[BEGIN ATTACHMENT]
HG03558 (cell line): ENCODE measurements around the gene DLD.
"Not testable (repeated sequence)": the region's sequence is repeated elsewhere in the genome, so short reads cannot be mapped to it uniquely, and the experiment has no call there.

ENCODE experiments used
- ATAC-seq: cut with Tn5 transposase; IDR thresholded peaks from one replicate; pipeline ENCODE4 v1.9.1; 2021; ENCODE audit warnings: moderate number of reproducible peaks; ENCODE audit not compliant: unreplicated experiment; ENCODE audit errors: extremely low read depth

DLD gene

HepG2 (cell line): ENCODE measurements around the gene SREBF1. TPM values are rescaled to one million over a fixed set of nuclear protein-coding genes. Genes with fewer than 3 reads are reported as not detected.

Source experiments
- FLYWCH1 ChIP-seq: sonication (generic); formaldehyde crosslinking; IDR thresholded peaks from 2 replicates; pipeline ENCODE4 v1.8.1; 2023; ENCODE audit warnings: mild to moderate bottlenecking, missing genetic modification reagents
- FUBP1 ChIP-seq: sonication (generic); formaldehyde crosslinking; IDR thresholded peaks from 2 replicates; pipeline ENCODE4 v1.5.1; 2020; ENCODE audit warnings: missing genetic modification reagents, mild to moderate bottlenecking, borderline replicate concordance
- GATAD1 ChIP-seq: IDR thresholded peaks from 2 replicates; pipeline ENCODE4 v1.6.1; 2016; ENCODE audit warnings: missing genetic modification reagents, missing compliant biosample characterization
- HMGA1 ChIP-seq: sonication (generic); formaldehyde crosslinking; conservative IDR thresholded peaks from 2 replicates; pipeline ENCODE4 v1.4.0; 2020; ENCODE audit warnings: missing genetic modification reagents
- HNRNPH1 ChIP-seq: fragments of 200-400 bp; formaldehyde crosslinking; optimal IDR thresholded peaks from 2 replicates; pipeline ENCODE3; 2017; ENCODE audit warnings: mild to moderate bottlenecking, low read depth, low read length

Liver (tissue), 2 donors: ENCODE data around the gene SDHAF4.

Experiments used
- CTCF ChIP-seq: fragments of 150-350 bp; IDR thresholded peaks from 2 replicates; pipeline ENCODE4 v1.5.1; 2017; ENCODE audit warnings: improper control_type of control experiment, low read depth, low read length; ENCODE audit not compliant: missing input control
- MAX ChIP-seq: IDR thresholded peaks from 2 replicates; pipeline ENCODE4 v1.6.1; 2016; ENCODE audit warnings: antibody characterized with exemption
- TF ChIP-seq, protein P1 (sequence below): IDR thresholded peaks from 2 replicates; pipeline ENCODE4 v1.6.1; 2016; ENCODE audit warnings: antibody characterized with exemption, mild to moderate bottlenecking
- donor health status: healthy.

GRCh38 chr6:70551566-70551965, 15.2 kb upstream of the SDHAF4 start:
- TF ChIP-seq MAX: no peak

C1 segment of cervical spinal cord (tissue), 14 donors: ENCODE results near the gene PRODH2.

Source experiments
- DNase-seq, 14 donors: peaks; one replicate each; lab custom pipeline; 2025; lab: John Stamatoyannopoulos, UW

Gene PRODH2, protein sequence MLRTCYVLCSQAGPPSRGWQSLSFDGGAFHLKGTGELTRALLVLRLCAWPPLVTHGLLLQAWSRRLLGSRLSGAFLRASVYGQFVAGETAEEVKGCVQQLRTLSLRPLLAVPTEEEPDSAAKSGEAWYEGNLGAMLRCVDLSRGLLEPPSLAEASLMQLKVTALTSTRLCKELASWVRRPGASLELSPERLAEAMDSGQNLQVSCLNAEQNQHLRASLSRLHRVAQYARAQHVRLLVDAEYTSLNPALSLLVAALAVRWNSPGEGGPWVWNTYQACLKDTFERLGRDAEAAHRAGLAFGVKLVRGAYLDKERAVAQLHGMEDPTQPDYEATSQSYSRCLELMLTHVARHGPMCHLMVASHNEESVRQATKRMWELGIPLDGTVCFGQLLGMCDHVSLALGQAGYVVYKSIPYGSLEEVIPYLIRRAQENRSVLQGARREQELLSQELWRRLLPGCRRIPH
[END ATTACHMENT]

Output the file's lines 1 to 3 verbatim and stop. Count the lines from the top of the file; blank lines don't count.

HG03558 (cell line): ENCODE measurements around the gene DLD.
"Not testable (repeated sequence)": the region's sequence is repeated elsewhere in the genome, so short reads cannot be mapped to it uniquely, and the experiment has no call there.

ENCODE experiments used